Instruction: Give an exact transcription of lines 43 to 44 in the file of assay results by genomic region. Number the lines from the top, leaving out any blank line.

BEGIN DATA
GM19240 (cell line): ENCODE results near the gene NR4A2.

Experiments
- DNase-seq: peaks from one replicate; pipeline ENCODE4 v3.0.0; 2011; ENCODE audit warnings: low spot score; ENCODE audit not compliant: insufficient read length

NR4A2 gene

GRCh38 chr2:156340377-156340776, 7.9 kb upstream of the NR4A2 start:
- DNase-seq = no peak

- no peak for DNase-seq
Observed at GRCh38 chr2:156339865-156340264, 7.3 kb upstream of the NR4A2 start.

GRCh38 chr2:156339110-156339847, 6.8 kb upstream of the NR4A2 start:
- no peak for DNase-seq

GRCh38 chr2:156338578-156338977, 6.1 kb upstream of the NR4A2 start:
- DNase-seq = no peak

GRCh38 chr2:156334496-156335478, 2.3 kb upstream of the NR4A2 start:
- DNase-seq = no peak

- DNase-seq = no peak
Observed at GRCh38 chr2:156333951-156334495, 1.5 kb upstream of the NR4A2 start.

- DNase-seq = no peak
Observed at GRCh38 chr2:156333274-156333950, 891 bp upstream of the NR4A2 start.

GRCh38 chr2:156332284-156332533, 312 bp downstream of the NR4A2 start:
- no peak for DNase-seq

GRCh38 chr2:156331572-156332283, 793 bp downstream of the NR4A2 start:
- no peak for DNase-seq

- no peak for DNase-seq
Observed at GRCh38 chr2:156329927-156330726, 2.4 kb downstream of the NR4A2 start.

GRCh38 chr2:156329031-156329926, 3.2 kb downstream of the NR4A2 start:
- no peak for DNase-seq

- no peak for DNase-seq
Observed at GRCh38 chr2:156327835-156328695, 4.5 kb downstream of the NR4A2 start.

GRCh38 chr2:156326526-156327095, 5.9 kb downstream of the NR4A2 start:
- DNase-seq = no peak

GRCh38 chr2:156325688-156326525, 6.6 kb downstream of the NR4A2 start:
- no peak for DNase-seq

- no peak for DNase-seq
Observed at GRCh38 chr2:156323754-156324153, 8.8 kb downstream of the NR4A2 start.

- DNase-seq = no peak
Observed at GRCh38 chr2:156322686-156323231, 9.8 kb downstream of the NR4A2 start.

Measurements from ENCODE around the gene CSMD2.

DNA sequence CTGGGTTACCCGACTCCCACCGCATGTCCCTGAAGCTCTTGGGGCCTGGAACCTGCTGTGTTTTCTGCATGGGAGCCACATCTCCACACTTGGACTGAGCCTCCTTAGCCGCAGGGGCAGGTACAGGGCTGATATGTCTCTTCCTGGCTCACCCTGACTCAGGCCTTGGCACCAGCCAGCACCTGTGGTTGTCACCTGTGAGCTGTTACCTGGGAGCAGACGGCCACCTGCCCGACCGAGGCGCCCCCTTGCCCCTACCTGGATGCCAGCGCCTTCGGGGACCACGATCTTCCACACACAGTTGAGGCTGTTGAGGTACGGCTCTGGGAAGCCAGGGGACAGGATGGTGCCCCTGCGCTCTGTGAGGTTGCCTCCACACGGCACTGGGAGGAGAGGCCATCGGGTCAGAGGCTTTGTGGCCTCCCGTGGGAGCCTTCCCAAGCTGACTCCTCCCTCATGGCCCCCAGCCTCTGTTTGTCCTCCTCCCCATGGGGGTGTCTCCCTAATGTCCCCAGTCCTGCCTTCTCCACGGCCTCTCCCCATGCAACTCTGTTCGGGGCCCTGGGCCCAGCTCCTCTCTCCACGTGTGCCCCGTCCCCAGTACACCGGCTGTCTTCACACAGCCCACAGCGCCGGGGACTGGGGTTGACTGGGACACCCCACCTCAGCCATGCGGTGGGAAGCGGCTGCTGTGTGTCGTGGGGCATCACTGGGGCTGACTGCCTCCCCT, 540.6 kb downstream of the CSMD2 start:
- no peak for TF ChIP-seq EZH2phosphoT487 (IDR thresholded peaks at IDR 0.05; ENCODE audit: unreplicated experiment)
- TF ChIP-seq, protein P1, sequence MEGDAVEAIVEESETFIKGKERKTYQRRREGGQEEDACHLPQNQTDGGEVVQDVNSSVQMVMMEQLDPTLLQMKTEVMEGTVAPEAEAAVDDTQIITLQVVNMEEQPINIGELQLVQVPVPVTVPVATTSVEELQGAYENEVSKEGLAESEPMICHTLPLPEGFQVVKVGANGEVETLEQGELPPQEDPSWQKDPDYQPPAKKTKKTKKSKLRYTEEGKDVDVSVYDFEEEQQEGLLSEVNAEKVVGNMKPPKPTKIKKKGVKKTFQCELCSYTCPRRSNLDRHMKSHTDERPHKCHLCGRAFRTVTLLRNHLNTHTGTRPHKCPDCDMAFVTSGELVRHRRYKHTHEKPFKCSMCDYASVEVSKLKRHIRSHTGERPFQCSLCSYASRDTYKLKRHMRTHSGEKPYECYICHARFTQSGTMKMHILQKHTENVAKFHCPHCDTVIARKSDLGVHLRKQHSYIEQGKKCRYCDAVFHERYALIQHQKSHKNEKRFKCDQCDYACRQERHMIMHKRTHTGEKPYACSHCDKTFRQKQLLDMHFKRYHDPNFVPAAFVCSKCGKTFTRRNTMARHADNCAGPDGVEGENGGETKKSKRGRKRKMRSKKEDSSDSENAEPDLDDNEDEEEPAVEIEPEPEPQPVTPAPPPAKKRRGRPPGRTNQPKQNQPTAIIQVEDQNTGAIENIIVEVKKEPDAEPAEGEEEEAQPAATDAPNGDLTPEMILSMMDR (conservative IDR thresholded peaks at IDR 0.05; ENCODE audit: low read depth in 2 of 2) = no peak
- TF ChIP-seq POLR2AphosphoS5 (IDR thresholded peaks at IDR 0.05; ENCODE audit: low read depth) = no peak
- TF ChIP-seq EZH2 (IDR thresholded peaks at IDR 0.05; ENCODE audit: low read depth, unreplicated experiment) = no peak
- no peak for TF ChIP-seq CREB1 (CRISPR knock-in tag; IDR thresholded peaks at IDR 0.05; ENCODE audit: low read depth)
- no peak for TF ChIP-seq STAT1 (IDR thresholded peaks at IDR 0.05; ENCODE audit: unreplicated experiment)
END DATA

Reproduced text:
- no peak for TF ChIP-seq CREB1 (CRISPR knock-in tag; IDR thresholded peaks at IDR 0.05; ENCODE audit: low read depth)
- no peak for TF ChIP-seq STAT1 (IDR thresholded peaks at IDR 0.05; ENCODE audit: unreplicated experiment)